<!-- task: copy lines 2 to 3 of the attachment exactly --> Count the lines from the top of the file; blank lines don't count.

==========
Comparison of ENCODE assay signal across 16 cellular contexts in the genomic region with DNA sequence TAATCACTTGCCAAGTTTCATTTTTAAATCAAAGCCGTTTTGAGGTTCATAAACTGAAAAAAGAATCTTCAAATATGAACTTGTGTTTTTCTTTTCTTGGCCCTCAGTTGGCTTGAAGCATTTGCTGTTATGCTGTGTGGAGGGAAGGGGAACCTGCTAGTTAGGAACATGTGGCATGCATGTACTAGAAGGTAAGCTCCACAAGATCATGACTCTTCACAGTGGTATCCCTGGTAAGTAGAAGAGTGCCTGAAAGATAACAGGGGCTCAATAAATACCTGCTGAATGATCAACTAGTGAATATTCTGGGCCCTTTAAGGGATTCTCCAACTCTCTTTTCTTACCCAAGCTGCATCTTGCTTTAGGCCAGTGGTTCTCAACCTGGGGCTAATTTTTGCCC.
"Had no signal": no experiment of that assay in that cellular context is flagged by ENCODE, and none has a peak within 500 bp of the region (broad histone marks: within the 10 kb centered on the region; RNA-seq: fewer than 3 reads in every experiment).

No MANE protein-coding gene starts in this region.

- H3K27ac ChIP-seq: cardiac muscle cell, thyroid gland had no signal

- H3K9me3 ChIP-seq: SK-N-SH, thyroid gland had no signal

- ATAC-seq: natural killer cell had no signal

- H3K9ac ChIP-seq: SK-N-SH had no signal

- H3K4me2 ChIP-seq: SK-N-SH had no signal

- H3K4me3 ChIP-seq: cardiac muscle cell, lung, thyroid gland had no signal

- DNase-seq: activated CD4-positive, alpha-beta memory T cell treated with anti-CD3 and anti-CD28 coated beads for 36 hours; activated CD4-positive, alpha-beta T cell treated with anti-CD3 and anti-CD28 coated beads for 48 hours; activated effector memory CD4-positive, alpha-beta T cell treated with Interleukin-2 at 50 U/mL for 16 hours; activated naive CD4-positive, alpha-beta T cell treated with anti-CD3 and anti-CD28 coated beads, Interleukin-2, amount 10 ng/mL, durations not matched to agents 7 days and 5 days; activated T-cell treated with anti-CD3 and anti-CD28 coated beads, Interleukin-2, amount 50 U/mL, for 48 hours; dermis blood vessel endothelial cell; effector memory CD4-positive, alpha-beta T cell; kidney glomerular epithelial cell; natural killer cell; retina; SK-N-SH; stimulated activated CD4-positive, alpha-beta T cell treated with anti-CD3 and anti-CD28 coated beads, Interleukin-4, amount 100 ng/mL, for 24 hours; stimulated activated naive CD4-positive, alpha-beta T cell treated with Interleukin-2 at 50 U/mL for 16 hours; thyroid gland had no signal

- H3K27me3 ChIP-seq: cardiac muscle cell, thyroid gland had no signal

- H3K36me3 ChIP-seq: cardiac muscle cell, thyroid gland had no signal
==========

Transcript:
"Had no signal": no experiment of that assay in that cellular context is flagged by ENCODE, and none has a peak within 500 bp of the region (broad histone marks: within the 10 kb centered on the region; RNA-seq: fewer than 3 reads in every experiment).

No MANE protein-coding gene starts in this region.